It will not be the first time the tattoos have been visible in court. Even when wearing a long-sleeved dress shirt and jacket his tattoos can be seen on his hands and reporters at a 2015 court appearance noticed a new tattoo depicting a star and the word “lifetime” on his neck, high enough to be visible over the collar of a dress shirt.
Hernandez was a rising star in the league with a $41 million contract when he was arrested at his North Attleboro, Massachusetts, home in June 2013 and charged with murdering Odin Lloyd at an industrial park. He has said he is innocent of all charges.
(This version of the story has been filed to correct reference to length of Hernandez’ NFL career in third paragraph)
(Reporting by Scott Malone; Editing by Bill Trott)
A New Breakthrough in Technology: Digital Tattoos
It was going to happen sooner or later – the push towards an even more invasive wearable. Today, we have smartphones, smart watches and other smart wearables, but these are already getting pretty old. As we look ahead at what’s next in this genre, we see something straight out of a sci-fi movie – digital tattoos.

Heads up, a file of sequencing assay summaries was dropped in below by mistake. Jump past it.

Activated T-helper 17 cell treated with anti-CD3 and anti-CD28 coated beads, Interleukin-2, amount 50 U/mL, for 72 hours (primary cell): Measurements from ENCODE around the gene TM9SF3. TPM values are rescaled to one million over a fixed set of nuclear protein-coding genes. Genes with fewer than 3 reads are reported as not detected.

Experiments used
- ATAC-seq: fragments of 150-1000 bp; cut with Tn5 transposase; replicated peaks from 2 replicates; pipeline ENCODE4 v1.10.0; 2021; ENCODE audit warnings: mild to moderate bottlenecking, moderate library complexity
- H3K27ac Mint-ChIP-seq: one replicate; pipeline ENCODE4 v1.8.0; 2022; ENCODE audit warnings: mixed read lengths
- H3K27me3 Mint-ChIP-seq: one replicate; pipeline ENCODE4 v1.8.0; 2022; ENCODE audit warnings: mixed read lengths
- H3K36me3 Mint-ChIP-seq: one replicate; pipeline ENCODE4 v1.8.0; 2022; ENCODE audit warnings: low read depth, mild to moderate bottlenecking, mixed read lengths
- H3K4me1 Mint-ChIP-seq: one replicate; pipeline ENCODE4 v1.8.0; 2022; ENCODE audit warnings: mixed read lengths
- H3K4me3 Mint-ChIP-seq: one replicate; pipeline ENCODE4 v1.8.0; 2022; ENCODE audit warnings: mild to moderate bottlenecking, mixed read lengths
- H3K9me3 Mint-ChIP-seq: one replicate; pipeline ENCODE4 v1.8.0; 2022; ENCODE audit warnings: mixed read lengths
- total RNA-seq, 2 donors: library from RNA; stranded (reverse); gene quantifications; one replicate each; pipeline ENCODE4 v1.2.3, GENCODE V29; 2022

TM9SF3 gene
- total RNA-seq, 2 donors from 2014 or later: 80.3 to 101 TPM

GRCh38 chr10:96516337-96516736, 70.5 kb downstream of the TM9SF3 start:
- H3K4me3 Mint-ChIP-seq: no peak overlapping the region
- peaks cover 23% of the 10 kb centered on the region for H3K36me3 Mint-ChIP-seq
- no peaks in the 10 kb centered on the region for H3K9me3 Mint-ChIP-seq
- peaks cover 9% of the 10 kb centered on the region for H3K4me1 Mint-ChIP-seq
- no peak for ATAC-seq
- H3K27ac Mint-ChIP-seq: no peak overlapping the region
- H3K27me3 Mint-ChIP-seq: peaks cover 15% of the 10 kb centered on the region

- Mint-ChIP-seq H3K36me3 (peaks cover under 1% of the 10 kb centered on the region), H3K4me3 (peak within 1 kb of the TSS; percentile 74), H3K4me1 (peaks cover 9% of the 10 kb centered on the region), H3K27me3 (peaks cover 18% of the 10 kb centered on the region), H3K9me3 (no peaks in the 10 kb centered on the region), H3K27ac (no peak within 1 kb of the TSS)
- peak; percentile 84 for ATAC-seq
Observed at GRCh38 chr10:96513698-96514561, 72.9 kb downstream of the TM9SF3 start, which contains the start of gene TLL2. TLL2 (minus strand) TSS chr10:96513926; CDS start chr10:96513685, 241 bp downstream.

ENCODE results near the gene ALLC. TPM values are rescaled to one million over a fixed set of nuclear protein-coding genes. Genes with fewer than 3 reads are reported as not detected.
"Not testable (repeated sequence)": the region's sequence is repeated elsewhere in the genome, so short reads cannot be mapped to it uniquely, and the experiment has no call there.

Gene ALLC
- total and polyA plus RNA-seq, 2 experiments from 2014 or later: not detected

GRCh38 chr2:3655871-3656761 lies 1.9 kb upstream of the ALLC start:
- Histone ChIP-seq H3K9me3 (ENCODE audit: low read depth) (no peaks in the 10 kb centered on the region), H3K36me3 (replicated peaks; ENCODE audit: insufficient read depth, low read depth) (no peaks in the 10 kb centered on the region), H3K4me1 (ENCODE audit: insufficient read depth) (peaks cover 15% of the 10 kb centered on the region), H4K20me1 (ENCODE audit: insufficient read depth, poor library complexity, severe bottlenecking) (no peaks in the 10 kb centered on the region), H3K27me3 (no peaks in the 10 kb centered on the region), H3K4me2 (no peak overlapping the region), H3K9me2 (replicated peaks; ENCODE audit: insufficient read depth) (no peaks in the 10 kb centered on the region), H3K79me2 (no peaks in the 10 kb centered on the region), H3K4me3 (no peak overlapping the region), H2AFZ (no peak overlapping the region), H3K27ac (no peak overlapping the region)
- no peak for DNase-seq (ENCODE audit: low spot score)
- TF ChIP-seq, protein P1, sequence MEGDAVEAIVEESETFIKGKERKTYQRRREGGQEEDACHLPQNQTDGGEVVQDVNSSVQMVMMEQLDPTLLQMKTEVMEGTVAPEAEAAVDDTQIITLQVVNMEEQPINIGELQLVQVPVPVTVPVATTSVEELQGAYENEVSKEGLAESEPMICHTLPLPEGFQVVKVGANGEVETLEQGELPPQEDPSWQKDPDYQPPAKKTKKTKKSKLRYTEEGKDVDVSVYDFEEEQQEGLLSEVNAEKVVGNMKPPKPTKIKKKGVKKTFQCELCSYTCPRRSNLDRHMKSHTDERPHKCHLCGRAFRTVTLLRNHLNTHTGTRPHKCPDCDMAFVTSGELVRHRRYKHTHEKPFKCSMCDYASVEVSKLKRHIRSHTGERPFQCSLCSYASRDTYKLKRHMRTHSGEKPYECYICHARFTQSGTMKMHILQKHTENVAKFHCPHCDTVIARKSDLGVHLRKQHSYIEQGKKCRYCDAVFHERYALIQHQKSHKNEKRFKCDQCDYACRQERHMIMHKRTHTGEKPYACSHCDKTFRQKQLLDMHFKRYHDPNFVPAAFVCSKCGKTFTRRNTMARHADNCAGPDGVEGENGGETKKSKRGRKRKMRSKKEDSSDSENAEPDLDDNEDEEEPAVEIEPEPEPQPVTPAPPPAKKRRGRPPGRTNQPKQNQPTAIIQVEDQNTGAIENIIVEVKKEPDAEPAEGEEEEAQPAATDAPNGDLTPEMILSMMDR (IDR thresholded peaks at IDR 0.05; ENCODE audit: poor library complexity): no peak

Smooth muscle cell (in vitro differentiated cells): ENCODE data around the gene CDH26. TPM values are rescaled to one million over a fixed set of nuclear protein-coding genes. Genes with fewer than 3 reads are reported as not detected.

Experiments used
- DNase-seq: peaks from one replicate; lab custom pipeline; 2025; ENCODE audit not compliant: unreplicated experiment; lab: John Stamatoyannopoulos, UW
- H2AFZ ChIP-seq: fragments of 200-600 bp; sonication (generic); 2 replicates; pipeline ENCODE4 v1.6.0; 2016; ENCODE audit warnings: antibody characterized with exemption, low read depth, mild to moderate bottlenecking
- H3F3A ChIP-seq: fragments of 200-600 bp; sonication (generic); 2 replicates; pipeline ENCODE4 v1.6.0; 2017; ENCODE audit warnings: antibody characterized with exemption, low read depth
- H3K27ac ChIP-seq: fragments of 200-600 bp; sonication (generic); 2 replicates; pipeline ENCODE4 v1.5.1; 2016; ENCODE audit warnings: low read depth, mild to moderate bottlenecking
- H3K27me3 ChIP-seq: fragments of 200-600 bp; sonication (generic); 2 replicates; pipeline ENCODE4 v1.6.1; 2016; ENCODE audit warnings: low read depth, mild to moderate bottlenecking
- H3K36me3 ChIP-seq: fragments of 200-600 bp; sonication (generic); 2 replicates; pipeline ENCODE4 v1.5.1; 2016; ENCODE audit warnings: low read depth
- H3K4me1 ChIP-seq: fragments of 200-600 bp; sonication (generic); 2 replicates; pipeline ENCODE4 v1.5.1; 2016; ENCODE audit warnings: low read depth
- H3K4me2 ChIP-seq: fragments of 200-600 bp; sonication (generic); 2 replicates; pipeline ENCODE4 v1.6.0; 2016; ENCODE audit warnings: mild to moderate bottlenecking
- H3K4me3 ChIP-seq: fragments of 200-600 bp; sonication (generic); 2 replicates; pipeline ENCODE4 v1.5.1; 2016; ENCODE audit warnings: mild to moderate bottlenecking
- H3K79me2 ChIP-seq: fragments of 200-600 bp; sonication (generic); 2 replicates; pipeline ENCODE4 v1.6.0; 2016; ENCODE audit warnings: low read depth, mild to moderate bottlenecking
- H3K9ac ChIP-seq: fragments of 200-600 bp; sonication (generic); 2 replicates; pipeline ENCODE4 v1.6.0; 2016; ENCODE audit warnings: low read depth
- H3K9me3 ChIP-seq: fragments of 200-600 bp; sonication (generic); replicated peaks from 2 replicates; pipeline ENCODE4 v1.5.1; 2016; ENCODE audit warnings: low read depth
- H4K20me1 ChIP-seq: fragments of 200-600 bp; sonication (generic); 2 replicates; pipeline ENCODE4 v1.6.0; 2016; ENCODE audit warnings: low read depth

What is a Digital Tattoo?
A digital tattoo is a tattoo that allows digital data to be transmitted to and fro. Imagine having a digital tattoo on your hand that allows you to unlock your car or home door. Or, when you shake someone’s hand, information is shared (public info, of course). This is the concept tech companies are rolling with as they streamline their efforts towards the newest tech trend.
How Digital Tattoos May Work
According to NewDealDesign – the design consultants behind Fitbit and other activity trackers – this new technology will be more personable. People will be able to choose where to insert their data chips and tattoo, such as in the wrist, palm or arm. Your tattoo will be unique to you, pretty much like a fingerprint. It will interact with your body’s electro-chemical energy, allowing it to read your blood sugar levels and temperature, among other things.
The data will, of course, be encrypted, so as to protect your personal data. The implant will be used to protect your other belongings, such as credit cards, which can be programmed to only work when it’s in your hand.